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Wine as economic indicator?
Do fine wine sales trends serve as an early indicator of coming economic times?
Sales of "mid-level" wines - those priced at $30 to $70 per bottle at retail - may offer a better economic barometer than either high-end trophy wines or mass-market bottles, according to Master Sommelier Alexander LaPratt.
"The middle wines are where you see the impacts of recession," LaPratt told Forbes.com contributor Joe Harpaz, who quoted the sommelier in his Sept. 10 Forbes.com report, "Wine As Economic Indicator: Do Sales Of $50 Pinots And Merlots Predict Our Economy's Future?"
"At the high end, where people are spending $100 or more for a bottle of wine, that kind of spending is pretty much recession-proof and influenced by other factors like vintage and seasonality," said LaPratt, who is sommelier at Atrium DUMBO restaurant in Brooklyn.
"But the $30-$70 range can be hit pretty hard by changes in disposable income. That's where we really see the most economic sensitivity in wines," LaPratt said, adding that sales of "ultra-high-end" wines that sell for $100 a bottle or more seem relatively "recession-proof."
I've always been struck by a sad economic indicator at the other end of the price ladder, which suggests that the sales of cheap alcohol go up during hard times, hinting at the unhappy reality of alcohol as anodyne for hardscrabble depression. But that's another story for another day.
As for me, even in good times I have a hard time justifying a $70 bottle, and even a $30 wine-shop price tag strikes me as a splurge reserved for a special occasion. Add a few bucks more when you're dealing with the restaurant wine-list markup, but still. It's no coincidence that my wine musings have always focused on "Quality-Price Ratio" as expressed in wines that, in the current market, retail in the $10 to $25 range.
How about you? Just for fun, I've set up an online poll, hoping to take a casual snapshot of wine lovers' behavior when it comes to wine and hard times. Click here to take the poll and view the results on our WineLovers Discussion Group forum.
(You'll have to register in the forum to "vote," but it's free and easy; we ask only that you join following our Real Names Real Format system, using your real name as your public user name. To join the forum, drop me a note at email@example.com with your real name, preferred format and a temporary password, and I'll take care of the rest.)
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As a 30-Second Wine Advisor Reader, you are invited to shop The California Wine Club's $1 Shipping Fall Wine Sale.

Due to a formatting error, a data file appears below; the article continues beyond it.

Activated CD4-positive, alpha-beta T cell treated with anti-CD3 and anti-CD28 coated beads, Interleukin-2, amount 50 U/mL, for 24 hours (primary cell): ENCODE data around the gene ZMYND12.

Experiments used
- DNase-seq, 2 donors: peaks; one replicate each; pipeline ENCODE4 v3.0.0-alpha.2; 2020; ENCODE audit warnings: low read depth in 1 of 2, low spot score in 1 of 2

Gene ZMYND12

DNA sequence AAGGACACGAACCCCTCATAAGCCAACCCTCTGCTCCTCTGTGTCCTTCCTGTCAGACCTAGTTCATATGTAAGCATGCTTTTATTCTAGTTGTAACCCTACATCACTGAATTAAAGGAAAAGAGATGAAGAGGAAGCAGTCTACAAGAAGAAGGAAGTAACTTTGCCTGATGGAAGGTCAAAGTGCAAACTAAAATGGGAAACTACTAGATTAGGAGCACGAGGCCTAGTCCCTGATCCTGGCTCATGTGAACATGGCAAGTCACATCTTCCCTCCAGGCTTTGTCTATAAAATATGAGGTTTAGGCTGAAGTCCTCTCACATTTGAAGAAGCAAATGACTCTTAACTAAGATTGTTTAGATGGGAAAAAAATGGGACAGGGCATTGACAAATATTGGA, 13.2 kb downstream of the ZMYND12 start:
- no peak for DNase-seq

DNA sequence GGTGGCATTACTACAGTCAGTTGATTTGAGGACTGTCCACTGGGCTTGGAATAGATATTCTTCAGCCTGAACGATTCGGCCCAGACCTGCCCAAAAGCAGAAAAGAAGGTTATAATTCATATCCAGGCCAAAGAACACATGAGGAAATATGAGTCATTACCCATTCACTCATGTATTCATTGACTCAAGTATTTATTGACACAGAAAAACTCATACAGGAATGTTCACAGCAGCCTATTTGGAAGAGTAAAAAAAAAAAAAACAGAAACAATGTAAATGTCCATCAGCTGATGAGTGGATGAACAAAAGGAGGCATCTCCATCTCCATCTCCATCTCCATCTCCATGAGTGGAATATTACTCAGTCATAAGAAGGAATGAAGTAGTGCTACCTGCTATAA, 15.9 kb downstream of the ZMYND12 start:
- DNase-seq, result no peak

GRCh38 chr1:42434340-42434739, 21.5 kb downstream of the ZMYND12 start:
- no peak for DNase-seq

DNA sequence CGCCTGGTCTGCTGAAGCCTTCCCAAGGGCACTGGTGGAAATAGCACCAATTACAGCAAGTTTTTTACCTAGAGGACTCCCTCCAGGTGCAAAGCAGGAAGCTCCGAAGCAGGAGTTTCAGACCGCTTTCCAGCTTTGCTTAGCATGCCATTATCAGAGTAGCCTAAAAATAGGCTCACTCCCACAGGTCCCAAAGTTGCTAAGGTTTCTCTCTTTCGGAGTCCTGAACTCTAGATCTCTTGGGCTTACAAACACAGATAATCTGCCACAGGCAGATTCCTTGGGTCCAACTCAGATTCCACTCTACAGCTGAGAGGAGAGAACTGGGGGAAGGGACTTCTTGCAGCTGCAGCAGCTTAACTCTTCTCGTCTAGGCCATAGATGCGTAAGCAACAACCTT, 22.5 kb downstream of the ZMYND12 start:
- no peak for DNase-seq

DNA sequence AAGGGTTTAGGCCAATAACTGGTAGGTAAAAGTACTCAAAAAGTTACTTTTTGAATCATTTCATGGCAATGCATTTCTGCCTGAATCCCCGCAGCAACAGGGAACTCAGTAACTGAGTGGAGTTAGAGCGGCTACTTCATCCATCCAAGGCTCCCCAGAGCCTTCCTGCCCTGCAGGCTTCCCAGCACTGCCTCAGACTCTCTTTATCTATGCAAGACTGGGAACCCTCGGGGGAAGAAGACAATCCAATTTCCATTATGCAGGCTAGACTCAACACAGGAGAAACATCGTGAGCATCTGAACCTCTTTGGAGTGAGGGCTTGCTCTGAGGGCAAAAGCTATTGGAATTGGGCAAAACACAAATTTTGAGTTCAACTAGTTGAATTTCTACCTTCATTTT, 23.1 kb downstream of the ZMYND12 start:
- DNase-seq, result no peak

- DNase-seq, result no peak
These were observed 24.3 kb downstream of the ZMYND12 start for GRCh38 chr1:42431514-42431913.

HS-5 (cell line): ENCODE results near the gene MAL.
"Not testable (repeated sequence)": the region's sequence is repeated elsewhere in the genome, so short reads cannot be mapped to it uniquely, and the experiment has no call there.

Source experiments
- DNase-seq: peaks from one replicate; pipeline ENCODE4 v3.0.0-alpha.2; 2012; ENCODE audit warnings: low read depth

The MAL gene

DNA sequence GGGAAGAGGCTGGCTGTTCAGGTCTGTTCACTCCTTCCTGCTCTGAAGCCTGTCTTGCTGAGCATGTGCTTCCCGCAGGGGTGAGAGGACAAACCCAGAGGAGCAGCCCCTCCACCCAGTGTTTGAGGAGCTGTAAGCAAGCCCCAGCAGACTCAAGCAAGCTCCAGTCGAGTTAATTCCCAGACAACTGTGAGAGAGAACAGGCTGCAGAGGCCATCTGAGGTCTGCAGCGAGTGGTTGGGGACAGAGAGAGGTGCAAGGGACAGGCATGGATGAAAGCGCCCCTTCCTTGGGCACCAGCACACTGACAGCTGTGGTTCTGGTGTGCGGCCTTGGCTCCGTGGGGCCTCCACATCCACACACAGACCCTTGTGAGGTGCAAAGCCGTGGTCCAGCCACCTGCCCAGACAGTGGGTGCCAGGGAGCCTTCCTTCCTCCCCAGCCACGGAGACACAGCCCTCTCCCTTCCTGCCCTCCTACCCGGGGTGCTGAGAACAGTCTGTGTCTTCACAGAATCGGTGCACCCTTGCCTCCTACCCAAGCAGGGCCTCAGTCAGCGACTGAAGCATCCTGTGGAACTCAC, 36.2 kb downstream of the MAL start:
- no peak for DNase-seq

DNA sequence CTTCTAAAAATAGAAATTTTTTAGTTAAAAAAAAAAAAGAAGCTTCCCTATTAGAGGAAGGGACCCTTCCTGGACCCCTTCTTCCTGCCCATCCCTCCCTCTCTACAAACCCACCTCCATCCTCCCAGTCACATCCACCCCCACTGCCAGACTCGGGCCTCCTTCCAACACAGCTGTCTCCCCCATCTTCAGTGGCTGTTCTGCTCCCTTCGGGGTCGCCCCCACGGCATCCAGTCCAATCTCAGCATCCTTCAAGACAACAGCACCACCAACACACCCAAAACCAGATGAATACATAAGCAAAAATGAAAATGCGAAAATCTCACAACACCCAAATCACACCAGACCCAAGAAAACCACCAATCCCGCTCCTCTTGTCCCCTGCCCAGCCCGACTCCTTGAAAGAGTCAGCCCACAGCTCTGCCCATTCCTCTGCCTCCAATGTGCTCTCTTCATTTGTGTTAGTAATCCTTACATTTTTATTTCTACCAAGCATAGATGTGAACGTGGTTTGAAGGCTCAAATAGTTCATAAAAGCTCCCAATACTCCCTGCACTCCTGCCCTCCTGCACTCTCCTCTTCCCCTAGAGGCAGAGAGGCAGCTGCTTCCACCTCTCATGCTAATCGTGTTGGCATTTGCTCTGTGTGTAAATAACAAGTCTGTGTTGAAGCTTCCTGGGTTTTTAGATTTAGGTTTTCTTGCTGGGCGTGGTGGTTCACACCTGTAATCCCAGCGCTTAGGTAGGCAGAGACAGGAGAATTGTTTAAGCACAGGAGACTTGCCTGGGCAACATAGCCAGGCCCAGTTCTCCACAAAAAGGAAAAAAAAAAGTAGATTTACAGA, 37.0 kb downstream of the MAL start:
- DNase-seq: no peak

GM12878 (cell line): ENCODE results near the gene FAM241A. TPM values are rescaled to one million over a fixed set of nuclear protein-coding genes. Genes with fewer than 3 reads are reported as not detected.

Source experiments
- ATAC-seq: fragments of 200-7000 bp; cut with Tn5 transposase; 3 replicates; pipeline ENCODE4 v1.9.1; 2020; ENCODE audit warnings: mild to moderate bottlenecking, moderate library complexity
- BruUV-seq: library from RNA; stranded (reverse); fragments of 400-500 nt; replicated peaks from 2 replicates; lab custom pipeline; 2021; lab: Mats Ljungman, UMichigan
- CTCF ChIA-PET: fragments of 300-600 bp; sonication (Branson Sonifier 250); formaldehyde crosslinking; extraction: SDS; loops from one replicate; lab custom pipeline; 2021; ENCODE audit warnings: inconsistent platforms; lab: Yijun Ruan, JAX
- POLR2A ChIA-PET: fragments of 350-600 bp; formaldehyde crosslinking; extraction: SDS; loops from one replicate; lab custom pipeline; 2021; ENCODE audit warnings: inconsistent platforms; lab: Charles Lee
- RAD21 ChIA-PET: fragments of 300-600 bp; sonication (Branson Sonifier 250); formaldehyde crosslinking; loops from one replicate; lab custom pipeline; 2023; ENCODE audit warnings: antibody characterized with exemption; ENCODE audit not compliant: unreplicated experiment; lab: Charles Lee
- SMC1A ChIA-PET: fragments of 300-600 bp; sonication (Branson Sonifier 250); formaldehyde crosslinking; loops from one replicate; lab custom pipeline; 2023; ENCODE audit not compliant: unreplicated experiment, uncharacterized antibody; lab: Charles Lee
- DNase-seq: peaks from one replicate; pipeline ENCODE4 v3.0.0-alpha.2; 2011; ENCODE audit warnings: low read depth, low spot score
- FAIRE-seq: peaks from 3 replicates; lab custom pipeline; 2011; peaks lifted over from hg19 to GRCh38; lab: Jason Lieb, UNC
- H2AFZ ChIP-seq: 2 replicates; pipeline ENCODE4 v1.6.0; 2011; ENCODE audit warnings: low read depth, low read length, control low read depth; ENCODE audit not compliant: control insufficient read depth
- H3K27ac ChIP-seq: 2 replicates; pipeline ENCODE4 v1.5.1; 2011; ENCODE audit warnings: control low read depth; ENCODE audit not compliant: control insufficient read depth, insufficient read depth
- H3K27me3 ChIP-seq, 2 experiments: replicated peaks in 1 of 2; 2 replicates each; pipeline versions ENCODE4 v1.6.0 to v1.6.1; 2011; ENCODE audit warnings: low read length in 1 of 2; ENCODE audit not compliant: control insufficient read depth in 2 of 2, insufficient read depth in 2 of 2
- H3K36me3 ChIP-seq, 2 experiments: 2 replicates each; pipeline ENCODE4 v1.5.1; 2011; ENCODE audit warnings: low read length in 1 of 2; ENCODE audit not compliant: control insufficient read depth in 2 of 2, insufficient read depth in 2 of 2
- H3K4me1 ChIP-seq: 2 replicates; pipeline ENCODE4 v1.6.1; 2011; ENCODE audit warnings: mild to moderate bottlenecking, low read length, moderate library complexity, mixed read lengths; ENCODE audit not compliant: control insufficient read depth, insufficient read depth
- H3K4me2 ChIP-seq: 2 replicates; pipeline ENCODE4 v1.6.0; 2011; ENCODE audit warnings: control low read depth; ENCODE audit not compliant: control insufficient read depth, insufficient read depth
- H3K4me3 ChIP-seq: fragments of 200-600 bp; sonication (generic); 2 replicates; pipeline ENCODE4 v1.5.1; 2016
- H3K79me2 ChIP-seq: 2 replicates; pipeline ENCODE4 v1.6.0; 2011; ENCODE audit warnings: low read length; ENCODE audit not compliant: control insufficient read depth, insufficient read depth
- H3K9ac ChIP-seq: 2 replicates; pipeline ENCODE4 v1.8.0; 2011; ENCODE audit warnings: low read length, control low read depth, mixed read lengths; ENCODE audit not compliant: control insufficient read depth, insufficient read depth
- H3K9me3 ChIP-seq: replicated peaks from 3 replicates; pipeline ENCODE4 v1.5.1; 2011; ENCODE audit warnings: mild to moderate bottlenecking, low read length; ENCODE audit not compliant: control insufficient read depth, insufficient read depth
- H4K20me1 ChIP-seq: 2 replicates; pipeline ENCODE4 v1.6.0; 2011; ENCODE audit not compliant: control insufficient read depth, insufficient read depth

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$1 Shipping Fall Wine Sale ends on September 30, 2014.
About The California Wine Club:
California is home to thousands of small family wineries handcrafting extraordinary wine in quantities too limited to be found in local stores or shops. In 1990 wine club founders Bruce and Pam Boring discovered that these winemaking families were the most passionate in the wine world and that their wines were the hidden gems of wine country! Together Bruce and Pam embarked on a journey to help these artisan wineries introduce their exquisite wines to the world. Learn more.
Today's Tasting Report
Michlits 2013 "BioKult" Niederösterreich Grüner Veltliner ($14.99)
Made by Austria's largest organic grape producer, this wine is certified organic by Austrian Bio Garantie, and meets standards of the US Department of Agriculture's National Organic Program Certified Grapes. It's clear light gold in color. Fresh citric lemon-lime on first tasting, adding a touch of "wet wool" and a faint whiff of white pepper as it opens in the glass. Rather rich for a GV, some aromatic peach over citrus on the palate. Light petillance ( a hint of prickly carbonation on the tongue), gentle 11.5% alcohol,, and a subtle edge of minerality, "rainwater over rocks," that becomes more apparent with time in the glass. U.S. importer: Natural Merchants LLC., Rogue River, Ore. (Aug. 15, 2014)
FOOD MATCH: Good with summer garden bounty, it made a fine match with a pilaf of fresh broccoli and heirloom tomatoes.
WHEN TO DRINK: Best drunk up while it's young and fresh, although a few weeks in the fridge or a year or two on the wine rack aren't likely to damage it.
VALUE: It's a good value in the lower to middle teens. Wine-Searcher.com shows its median US retail price at $13.
This wine is also available in the U.S. at Whole Foods wine shops.
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